Landlords, property managers, and housing providers are required to honor the civil rights protections established under the Federal Fair Housing Act (Title VIII of the Civil Rights Act of 1968).
The Fair Housing Act is the set of laws associated with anti-discrimination laws for renters. The Fair Housing Act applies to other real estate transactions, including buying and selling property.
The Fair Housing Act makes it unlawful to refuse to rent to, negotiate with, or discriminate against any person based on their inclusion in a protected class.
Protect classes recognized under the Fair Housing Act include:
- Familial Status
- National Origin
The Department of Housing and Urban Development is responsible for enforcing the Fair Housing Act.
According to HUD, under the Fair Housing Act, No one may take any of the following actions based on race, color, national origin, religion, sex, familial status or handicap:
- Refuse to rent or sell housing
- Refuse to negotiate for housing
- Make housing unavailable
- Deny a dwelling
- Set different terms, conditions or privileges for sale or rental of a dwelling
- Provide different housing services or facilities
- Falsely deny that housing is available for inspection, sale, or rental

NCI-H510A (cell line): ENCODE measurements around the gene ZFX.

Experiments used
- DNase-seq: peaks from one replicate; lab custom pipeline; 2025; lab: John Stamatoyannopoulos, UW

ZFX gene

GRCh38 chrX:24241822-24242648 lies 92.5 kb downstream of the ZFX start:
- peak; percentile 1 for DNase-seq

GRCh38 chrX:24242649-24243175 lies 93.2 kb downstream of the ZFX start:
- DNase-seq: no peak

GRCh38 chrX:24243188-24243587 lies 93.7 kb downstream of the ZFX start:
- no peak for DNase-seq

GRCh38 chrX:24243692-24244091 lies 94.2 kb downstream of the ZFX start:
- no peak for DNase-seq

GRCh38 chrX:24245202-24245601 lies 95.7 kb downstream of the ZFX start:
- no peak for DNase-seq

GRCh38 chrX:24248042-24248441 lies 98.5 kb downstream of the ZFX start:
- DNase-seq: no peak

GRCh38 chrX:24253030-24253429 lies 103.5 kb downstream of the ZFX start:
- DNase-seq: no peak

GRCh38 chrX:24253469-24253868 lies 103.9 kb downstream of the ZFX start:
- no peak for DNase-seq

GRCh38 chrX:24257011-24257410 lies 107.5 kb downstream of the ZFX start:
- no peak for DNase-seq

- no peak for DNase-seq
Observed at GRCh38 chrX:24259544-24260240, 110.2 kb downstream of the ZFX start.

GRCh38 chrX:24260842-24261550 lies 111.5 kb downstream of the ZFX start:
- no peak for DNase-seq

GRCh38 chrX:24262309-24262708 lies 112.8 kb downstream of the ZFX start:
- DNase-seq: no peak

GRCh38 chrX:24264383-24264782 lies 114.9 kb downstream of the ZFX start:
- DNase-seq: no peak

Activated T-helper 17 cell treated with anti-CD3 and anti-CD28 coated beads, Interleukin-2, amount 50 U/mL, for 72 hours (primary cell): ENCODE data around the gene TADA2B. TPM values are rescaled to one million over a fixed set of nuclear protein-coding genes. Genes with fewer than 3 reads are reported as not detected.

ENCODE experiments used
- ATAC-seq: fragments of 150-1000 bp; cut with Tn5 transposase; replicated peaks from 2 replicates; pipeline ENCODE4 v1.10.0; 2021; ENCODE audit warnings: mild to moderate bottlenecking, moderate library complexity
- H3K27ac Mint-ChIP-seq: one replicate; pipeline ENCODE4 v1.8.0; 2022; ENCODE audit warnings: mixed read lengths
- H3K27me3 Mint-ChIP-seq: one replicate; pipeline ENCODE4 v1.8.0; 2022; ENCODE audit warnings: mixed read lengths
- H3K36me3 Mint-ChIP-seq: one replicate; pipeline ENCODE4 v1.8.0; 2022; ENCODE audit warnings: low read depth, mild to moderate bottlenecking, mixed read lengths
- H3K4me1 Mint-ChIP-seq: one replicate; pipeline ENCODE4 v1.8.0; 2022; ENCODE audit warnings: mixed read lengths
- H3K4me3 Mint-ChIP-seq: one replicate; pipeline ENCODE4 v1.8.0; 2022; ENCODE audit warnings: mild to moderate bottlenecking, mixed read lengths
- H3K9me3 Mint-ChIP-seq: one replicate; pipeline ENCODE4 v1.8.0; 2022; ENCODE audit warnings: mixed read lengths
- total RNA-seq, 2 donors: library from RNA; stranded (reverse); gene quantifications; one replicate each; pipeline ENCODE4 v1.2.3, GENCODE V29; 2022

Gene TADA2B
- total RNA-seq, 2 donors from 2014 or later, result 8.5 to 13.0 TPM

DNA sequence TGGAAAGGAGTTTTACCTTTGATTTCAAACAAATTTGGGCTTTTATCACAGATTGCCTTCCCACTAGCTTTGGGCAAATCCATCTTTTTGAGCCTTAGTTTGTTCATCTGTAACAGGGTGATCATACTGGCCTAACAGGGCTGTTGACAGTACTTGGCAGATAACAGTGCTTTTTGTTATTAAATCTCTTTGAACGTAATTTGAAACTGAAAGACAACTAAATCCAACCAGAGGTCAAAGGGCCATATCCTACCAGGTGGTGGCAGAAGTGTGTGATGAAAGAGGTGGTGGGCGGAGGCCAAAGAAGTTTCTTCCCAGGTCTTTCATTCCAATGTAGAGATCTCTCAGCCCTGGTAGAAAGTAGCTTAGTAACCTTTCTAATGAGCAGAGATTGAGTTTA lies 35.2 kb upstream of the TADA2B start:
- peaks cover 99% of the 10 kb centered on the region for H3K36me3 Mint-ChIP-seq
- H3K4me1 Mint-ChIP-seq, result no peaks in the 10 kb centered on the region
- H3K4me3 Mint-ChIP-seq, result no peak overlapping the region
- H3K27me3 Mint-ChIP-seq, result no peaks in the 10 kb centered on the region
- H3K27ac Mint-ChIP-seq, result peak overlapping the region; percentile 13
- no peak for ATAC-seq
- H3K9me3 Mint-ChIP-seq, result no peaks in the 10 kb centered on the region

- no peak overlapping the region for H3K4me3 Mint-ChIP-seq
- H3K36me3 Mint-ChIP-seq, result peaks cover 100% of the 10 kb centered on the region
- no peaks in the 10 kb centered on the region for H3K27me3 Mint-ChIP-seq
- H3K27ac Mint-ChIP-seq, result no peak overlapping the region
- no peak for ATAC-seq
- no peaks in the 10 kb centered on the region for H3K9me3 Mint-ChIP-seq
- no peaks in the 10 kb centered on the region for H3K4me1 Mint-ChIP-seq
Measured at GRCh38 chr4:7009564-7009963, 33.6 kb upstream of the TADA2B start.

- For-profit, persuade owners to sell or rent (blockbusting) or
- Deny anyone access to or membership in a facility or service (such as a multiple listing service) related to the sale or rental of housing.
In Addition: It is illegal for anyone to:
- Threaten, coerce, intimidate or interfere with anyone exercising a fair housing right or assisting others who exercise that right
- Advertise or make any statement that indicates a limitation or preference based on race, color, national origin, religion, sex, familial status, or handicap. This prohibition against discriminatory advertising applies to single-family and owner-occupied housing that is otherwise exempt from the Fair Housing Act.
Additional Protection if You Have a Disability
If you or someone associated with you:
- Have a physical or mental disability (including hearing, mobility and visual impairments, chronic alcoholism, chronic mental illness, AIDS, AIDS Related Complex and mental retardation) that substantially limits one or more major life activities
- Have a record of such a disability or
- Are regarded as having such a disability
your landlord may not:
- Refuse to let you make reasonable modifications to your dwelling or common use areas, at your expense, if necessary for the disabled person to use the housing. (Where reasonable, the landlord may permit changes only if you agree to restore the property to its original condition when you move.)
- Refuse to make reasonable accommodations in rules, policies, practices or services if necessary for the disabled person to use the housing.
Examples of Fair Housing Act Discrimination
To further help landlords and property managers, let’s take a look at some scenarios that could be considered violations of the Fair Housing Act.
Requiring some renters to pay an additional security deposit, but not all renters to.
Explanation: You need to treat all renters equally. Even if you are requesting a high security deposit because of a non-discriminatory reason, if the renter happens to belong to a protected class, he can file a legitimate claim against you.